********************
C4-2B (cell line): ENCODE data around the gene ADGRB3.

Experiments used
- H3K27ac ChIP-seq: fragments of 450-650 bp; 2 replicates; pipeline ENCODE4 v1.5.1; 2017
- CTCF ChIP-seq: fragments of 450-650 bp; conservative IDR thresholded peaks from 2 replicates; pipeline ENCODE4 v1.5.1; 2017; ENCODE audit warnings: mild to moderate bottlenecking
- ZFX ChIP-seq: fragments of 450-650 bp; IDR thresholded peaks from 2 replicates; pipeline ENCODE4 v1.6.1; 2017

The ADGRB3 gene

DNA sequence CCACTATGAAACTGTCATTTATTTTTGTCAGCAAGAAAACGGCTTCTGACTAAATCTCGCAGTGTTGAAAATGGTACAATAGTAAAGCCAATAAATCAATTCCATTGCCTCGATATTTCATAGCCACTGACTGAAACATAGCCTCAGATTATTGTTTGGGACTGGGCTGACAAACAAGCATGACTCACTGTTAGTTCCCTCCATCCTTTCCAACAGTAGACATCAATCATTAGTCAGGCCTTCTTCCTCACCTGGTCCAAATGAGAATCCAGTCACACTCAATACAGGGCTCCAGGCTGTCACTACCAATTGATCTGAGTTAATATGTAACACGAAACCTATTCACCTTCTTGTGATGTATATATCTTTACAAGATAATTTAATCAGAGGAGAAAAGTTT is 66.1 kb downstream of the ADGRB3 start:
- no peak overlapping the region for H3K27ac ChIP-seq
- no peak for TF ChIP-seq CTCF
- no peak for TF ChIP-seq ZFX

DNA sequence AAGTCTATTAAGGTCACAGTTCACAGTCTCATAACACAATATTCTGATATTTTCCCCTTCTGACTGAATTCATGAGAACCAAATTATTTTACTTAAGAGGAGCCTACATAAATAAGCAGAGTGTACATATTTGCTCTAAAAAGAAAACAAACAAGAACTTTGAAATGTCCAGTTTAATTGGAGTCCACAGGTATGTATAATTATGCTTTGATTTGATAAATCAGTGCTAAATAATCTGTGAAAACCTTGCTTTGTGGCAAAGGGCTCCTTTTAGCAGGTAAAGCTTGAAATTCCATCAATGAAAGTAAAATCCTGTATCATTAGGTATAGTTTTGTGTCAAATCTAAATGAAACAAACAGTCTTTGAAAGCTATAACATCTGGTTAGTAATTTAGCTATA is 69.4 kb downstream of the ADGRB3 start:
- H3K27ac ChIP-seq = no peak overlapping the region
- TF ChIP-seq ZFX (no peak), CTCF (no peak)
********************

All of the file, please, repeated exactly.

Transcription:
C4-2B (cell line): ENCODE data around the gene ADGRB3.

Experiments used
- H3K27ac ChIP-seq: fragments of 450-650 bp; 2 replicates; pipeline ENCODE4 v1.5.1; 2017
- CTCF ChIP-seq: fragments of 450-650 bp; conservative IDR thresholded peaks from 2 replicates; pipeline ENCODE4 v1.5.1; 2017; ENCODE audit warnings: mild to moderate bottlenecking
- ZFX ChIP-seq: fragments of 450-650 bp; IDR thresholded peaks from 2 replicates; pipeline ENCODE4 v1.6.1; 2017

The ADGRB3 gene

DNA sequence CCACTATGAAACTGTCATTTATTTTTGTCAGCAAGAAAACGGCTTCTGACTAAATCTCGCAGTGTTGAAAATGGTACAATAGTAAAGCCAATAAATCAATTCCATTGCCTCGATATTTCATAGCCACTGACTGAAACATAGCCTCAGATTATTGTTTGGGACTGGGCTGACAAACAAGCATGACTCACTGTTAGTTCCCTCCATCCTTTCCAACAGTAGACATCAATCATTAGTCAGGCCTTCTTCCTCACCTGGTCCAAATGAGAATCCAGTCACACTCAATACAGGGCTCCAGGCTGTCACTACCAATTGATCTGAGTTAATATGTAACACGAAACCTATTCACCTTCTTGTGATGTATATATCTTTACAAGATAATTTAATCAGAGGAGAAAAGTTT is 66.1 kb downstream of the ADGRB3 start:
- no peak overlapping the region for H3K27ac ChIP-seq
- no peak for TF ChIP-seq CTCF
- no peak for TF ChIP-seq ZFX

DNA sequence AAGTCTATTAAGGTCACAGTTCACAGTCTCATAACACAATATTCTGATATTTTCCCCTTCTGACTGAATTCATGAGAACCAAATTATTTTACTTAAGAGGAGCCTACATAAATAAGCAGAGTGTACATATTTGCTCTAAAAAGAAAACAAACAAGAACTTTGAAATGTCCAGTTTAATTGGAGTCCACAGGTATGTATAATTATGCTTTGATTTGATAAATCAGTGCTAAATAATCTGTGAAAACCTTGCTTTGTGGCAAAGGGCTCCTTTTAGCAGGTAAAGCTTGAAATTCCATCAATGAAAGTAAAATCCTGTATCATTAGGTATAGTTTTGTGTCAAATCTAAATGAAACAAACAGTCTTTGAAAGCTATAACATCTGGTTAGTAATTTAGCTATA is 69.4 kb downstream of the ADGRB3 start:
- H3K27ac ChIP-seq = no peak overlapping the region
- TF ChIP-seq ZFX (no peak), CTCF (no peak)